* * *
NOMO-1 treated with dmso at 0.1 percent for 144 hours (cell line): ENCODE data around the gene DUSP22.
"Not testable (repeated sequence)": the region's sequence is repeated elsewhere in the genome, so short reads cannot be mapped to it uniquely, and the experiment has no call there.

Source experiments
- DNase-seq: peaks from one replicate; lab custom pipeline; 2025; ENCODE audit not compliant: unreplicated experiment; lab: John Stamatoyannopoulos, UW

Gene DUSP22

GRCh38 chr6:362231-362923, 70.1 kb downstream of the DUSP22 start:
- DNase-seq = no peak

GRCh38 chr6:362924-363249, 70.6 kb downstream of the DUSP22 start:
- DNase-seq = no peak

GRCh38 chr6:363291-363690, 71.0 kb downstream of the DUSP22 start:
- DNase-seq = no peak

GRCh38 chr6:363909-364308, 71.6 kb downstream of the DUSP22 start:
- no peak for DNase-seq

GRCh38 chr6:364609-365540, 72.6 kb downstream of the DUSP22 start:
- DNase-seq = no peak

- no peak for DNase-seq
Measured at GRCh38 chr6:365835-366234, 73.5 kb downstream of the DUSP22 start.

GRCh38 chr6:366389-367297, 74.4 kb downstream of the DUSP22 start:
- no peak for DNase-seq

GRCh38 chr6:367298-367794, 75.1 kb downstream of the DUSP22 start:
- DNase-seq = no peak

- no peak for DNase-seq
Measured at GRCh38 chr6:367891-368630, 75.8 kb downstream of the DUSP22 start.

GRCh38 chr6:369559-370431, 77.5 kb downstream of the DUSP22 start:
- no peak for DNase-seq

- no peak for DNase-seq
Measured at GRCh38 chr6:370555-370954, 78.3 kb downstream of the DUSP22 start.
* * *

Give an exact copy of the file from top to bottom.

NOMO-1 treated with dmso at 0.1 percent for 144 hours (cell line): ENCODE data around the gene DUSP22.
"Not testable (repeated sequence)": the region's sequence is repeated elsewhere in the genome, so short reads cannot be mapped to it uniquely, and the experiment has no call there.

Source experiments
- DNase-seq: peaks from one replicate; lab custom pipeline; 2025; ENCODE audit not compliant: unreplicated experiment; lab: John Stamatoyannopoulos, UW

Gene DUSP22

GRCh38 chr6:362231-362923, 70.1 kb downstream of the DUSP22 start:
- DNase-seq = no peak

GRCh38 chr6:362924-363249, 70.6 kb downstream of the DUSP22 start:
- DNase-seq = no peak

GRCh38 chr6:363291-363690, 71.0 kb downstream of the DUSP22 start:
- DNase-seq = no peak

GRCh38 chr6:363909-364308, 71.6 kb downstream of the DUSP22 start:
- no peak for DNase-seq

GRCh38 chr6:364609-365540, 72.6 kb downstream of the DUSP22 start:
- DNase-seq = no peak

- no peak for DNase-seq
Measured at GRCh38 chr6:365835-366234, 73.5 kb downstream of the DUSP22 start.

GRCh38 chr6:366389-367297, 74.4 kb downstream of the DUSP22 start:
- no peak for DNase-seq

GRCh38 chr6:367298-367794, 75.1 kb downstream of the DUSP22 start:
- DNase-seq = no peak

- no peak for DNase-seq
Measured at GRCh38 chr6:367891-368630, 75.8 kb downstream of the DUSP22 start.

GRCh38 chr6:369559-370431, 77.5 kb downstream of the DUSP22 start:
- no peak for DNase-seq

- no peak for DNase-seq
Measured at GRCh38 chr6:370555-370954, 78.3 kb downstream of the DUSP22 start.